By Nancy Johnson
Jane A. Einstein has helped hundreds of people prepare their taxes, but she likes to recall the time she saved a married couple from overpaying $10,000 to the IRS.
Einstein, 65, a volunteer with the AARP Foundation Tax-Aide program in Lafayette, filed a return for the newly retired couple, who were beginners at investing. The couple had transferred funds from one investment to another and had neglected to show it was a transfer, not a sale. After filing, they received a letter from the IRS demanding $10,000 in capital gains tax. Einstein figured out the problem and filed an amended return.
“Oh, they were relieved,” recalled Einstein, a lab technician in the physics department at Purdue University.
Einstein is one of approximately 550 Hoosiers who volunteer in the Tax-Aide program.
Begun in 1968, AARP Foundation Tax-Aide is the nation’s largest free, volunteer-run tax assistance and preparation service. Today, nearly 36,000 volunteers help more than 2.6 million taxpayers file their taxes annually.
The volunteers provide assistance to anyone, but the program is primarily for low- to middle-income individuals, focusing on those 60 and older, said state coordinator Steve Vanderver, of Evansville.
In January, returning volunteers receive three to five days of training, and new ones receive up to two weeks of instruction. Volunteers learn tax law, how to prepare returns and proper ethical procedures. Those who will prepare returns must pass an open-book test created by the IRS.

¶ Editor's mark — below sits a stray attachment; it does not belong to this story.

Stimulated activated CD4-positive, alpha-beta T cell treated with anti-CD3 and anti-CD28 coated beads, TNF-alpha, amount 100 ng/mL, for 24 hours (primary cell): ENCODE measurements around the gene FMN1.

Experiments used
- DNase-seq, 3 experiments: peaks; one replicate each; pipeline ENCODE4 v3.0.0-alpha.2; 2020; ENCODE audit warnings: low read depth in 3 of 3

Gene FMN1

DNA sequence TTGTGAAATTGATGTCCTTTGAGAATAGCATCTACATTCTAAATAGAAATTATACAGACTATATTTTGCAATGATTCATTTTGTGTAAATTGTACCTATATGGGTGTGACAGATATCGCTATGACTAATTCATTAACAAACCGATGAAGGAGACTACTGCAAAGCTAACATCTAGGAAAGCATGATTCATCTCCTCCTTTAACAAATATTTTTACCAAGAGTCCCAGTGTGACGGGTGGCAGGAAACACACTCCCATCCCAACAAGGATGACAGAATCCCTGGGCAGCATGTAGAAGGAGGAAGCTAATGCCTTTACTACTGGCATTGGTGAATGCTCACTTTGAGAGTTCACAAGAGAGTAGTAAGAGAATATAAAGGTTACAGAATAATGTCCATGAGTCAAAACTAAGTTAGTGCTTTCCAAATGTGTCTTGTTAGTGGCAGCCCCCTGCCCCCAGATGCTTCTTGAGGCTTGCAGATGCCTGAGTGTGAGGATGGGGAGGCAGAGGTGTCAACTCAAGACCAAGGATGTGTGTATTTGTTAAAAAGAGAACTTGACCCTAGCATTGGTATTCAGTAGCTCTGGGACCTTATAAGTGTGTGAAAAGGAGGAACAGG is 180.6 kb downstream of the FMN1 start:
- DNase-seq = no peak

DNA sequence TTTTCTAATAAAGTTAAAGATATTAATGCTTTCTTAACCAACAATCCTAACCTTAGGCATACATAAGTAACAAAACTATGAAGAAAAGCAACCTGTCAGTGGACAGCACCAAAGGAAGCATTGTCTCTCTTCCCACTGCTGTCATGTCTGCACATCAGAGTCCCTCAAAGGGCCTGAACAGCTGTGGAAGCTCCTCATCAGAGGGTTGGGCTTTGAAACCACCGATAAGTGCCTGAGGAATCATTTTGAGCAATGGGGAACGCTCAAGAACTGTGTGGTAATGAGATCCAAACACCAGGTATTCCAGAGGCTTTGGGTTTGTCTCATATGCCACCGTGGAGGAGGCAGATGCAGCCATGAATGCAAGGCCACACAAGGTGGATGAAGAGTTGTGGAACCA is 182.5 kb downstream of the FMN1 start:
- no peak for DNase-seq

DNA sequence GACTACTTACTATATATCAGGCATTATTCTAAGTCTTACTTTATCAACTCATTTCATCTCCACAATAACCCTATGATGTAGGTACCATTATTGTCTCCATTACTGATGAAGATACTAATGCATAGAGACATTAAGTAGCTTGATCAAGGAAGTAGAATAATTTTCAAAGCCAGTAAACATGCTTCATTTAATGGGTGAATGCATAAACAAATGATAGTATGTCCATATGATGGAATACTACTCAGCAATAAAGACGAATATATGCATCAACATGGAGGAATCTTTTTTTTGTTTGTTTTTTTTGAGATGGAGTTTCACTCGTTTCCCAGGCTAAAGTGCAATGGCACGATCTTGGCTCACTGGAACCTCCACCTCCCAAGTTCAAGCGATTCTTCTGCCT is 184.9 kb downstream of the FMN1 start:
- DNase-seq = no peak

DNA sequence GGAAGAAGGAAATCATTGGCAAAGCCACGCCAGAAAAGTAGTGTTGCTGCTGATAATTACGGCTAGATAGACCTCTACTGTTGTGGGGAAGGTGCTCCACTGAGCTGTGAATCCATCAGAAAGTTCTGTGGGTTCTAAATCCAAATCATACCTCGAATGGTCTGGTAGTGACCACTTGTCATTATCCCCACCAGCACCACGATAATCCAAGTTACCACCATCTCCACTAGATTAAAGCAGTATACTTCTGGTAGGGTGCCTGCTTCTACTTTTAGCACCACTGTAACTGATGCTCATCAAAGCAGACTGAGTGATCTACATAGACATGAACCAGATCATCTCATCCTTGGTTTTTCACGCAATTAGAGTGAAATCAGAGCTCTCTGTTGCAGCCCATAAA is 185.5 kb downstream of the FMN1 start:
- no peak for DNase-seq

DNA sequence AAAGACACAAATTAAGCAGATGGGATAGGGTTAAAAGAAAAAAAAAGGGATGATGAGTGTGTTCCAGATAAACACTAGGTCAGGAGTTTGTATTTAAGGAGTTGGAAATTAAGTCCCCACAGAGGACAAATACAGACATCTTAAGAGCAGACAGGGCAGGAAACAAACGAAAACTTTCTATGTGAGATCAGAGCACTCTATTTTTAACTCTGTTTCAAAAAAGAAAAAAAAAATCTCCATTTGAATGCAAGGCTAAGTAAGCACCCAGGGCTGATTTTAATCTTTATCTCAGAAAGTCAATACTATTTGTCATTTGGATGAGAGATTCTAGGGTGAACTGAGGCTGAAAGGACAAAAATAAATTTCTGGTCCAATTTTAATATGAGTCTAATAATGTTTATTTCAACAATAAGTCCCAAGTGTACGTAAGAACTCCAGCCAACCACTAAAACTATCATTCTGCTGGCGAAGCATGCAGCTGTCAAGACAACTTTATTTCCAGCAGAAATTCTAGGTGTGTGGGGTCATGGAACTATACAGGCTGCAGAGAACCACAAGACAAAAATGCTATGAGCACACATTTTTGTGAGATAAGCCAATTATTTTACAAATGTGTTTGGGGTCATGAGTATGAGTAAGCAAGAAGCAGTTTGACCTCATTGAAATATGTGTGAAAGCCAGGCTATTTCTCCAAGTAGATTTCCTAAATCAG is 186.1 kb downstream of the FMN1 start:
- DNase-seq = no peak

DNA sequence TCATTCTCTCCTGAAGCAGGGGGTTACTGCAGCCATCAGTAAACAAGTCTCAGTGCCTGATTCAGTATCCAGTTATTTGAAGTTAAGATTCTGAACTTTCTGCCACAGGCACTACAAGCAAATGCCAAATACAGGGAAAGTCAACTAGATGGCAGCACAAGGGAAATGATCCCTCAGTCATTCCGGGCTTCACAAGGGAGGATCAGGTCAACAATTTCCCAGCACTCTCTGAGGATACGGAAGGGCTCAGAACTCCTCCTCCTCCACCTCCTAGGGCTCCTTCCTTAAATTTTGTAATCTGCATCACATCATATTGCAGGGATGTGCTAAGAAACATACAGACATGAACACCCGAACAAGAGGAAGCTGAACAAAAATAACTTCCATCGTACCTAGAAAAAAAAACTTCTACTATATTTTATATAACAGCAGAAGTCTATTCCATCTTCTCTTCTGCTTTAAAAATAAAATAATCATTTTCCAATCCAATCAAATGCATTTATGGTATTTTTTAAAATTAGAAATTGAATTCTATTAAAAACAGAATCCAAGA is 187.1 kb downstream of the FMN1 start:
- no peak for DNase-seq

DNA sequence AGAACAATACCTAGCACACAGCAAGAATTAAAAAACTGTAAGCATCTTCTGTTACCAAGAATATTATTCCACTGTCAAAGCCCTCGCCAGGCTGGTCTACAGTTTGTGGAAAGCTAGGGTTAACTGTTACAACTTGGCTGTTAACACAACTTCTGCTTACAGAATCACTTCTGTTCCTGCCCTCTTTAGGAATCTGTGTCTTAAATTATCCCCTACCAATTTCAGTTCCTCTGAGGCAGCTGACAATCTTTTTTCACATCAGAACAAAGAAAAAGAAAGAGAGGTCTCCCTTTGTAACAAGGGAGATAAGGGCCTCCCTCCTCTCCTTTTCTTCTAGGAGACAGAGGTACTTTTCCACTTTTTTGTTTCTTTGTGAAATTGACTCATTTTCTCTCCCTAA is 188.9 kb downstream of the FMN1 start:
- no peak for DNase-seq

In the 2014 tax season, Indiana’s Tax-Aide volunteers processed some 30,000 returns in 10 weeks, bringing clients more than $21 million in refunds, Vanderver said. “We help people pay their fair share but not overpay.”
Vanderver, 74, who is retired from a career in the Air Force and as accounting manager for a large company, has volunteered with the program for 15 years.
Tax-Aide is always looking for volunteers, Vanderver said. Those who work directly on preparing tax returns need to be comfortable using software, but other positions don’t require computer skills. Greeters handle incoming people, and facilitators sign in clients, help them organize their documents and keep the process moving smoothly.
No special background or education is needed, and volunteers come from all walks of life, Vanderver added. They include retired executives and educators, people who worked for tax preparation services or the IRS, and “even a former Army helicopter pilot.”
Einstein, a training specialist, enjoys teaching volunteers. She starts classes with an online refresher of tax preparation procedures, followed by a summary of new rules. Then, volunteers practice entering data and filling out sample returns.
The classroom camaraderie increases as the starting date approaches, she said. “You get everyone revved up. You give them the old information, and tell them what’s new. Then it’s ‘Go team!’ ”
Frank Krider, 73, of Palmyra, a retired engineer and administrator, is in his 20th year in the program. He teaches classes, helps clients with returns and prepares taxes for older people with mobility issues by occasionally driving to their homes.
Krider said he gets satisfaction from using his knowledge of tax laws to help people pay no more than is due, and he enjoys knowing that he saves his clients $200 or so in preparation fees. “We need to help our fellow man, and this is one way to do it.”
One of the best reasons for volunteering is hearing clients express their appreciation for the free tax assistance, Vanderver said. “People are so grateful for what you do, and they really thank you. That’s our pay.”
To volunteer, contact the AARP Indiana office toll-free at 866-448-3618 or by email at
Nancy Johnson is a freelance writer based in South Bend, Ind.